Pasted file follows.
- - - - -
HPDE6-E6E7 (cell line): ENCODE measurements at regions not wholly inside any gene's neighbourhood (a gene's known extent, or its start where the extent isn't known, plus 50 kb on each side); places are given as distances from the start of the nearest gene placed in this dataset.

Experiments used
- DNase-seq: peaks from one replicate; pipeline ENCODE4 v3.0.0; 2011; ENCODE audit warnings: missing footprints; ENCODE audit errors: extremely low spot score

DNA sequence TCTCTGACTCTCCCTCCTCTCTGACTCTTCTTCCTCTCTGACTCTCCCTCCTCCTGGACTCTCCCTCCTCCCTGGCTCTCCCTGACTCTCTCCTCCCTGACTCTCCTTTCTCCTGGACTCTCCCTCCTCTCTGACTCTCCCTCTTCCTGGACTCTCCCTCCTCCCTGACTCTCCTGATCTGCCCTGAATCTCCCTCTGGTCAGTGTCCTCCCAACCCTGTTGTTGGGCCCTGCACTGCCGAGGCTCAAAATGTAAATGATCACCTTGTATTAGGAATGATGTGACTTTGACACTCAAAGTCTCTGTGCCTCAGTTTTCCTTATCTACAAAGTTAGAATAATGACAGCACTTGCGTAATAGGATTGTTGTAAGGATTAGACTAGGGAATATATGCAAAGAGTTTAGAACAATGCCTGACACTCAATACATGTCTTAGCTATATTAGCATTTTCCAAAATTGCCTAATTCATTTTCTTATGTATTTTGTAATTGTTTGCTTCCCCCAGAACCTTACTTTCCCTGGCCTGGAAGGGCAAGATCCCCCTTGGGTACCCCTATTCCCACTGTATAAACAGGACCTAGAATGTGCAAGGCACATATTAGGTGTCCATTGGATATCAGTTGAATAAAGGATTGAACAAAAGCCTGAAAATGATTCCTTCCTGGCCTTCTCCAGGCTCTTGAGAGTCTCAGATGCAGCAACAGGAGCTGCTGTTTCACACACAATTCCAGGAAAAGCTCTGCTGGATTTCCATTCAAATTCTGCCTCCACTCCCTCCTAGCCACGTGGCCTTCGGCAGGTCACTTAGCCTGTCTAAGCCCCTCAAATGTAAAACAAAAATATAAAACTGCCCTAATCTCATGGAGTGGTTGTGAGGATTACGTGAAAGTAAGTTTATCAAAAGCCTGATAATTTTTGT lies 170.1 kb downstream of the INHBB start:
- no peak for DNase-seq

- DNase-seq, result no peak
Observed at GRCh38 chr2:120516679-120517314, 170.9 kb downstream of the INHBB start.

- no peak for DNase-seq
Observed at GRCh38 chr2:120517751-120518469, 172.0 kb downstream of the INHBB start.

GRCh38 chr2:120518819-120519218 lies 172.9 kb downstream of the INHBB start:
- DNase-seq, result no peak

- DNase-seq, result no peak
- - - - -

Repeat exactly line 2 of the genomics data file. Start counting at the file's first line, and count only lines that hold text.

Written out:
Experiments used